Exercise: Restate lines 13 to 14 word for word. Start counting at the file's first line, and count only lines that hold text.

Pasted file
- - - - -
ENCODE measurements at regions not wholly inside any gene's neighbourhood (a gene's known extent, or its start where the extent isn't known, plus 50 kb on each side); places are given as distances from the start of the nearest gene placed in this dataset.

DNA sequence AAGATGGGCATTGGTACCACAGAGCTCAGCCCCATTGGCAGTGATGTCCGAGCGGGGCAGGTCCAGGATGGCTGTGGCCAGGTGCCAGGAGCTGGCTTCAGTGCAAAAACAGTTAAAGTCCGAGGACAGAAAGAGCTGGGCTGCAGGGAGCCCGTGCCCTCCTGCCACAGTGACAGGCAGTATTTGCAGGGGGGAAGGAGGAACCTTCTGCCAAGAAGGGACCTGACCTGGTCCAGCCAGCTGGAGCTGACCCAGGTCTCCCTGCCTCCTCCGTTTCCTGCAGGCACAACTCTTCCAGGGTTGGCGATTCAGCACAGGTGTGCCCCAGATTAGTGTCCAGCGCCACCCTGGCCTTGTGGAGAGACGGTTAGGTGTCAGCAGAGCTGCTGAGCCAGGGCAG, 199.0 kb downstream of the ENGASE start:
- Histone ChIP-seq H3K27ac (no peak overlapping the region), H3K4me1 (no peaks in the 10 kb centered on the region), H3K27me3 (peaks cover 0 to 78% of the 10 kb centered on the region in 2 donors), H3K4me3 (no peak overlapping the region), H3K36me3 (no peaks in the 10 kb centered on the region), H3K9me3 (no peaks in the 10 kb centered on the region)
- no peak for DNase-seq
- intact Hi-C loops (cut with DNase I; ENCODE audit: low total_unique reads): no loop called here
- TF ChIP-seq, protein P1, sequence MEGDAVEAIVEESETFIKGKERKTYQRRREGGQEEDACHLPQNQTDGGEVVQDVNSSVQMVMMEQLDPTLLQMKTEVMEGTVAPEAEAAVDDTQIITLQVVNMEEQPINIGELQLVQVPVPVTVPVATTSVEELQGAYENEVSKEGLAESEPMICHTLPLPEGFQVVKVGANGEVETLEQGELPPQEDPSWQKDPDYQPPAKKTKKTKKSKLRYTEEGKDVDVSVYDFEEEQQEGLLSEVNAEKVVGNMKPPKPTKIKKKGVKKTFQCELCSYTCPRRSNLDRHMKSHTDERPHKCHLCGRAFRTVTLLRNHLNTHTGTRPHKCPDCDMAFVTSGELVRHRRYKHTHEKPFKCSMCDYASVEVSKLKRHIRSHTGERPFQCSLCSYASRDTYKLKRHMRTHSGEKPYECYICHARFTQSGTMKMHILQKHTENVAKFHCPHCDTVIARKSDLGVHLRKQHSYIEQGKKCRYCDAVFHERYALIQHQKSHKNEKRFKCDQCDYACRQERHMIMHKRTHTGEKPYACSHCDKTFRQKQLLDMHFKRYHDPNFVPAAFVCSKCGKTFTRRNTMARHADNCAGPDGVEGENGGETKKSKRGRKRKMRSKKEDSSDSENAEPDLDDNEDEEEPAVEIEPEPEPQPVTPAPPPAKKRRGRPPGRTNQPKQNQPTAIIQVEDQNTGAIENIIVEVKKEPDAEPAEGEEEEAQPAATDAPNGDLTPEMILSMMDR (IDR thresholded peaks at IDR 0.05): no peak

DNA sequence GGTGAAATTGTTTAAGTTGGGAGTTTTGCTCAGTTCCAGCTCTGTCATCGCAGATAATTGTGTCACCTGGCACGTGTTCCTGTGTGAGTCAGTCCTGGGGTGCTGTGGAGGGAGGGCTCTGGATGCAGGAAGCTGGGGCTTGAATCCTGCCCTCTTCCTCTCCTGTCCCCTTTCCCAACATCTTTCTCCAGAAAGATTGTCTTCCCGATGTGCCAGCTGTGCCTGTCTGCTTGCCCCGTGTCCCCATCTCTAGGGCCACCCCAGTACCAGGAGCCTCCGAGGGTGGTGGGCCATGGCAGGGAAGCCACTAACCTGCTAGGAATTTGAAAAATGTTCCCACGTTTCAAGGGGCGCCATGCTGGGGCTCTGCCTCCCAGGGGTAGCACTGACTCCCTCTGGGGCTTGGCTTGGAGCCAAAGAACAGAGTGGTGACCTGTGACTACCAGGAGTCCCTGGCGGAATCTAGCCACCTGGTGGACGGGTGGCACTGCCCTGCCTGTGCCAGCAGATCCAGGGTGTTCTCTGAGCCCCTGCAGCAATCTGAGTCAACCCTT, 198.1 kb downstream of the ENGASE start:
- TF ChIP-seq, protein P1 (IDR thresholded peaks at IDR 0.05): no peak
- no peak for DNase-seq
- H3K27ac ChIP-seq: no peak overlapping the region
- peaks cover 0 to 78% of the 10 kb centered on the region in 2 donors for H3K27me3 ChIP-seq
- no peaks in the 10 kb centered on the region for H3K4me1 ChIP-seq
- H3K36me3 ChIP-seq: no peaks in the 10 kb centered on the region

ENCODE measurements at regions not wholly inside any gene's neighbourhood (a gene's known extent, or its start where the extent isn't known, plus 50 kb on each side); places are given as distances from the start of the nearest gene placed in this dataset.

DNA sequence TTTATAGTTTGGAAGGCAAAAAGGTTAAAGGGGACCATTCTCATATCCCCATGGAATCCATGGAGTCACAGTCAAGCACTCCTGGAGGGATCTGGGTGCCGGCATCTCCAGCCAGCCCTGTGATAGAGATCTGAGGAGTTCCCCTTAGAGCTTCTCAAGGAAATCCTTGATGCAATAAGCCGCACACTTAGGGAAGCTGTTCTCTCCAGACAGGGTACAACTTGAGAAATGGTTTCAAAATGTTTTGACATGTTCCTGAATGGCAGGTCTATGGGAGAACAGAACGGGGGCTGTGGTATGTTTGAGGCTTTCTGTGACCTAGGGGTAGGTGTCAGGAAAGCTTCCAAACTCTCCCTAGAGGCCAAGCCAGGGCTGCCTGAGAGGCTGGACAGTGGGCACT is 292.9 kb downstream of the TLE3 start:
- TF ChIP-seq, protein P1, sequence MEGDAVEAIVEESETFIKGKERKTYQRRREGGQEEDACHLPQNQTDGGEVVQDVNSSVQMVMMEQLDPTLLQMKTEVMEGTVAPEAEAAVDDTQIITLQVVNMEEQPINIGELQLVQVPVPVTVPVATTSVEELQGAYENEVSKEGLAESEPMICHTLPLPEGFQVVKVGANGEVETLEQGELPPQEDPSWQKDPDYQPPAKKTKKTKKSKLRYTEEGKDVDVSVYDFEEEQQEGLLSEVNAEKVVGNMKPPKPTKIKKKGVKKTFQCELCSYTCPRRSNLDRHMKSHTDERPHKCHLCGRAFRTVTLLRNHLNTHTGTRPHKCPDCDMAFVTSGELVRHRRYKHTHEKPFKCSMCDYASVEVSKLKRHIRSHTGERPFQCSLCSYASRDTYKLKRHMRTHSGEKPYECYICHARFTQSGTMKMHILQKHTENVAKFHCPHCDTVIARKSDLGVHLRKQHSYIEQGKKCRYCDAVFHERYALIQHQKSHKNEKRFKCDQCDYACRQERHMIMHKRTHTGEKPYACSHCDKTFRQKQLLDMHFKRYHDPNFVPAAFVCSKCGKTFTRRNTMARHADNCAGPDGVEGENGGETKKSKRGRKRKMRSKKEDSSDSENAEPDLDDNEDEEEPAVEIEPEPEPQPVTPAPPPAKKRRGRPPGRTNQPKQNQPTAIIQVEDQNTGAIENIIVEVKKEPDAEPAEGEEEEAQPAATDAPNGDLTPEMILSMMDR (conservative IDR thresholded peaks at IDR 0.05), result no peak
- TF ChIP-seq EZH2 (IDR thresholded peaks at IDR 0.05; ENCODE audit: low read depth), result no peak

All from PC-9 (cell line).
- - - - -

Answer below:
- H3K36me3 ChIP-seq: no peaks in the 10 kb centered on the region

ENCODE measurements at regions not wholly inside any gene's neighbourhood (a gene's known extent, or its start where the extent isn't known, plus 50 kb on each side); places are given as distances from the start of the nearest gene placed in this dataset.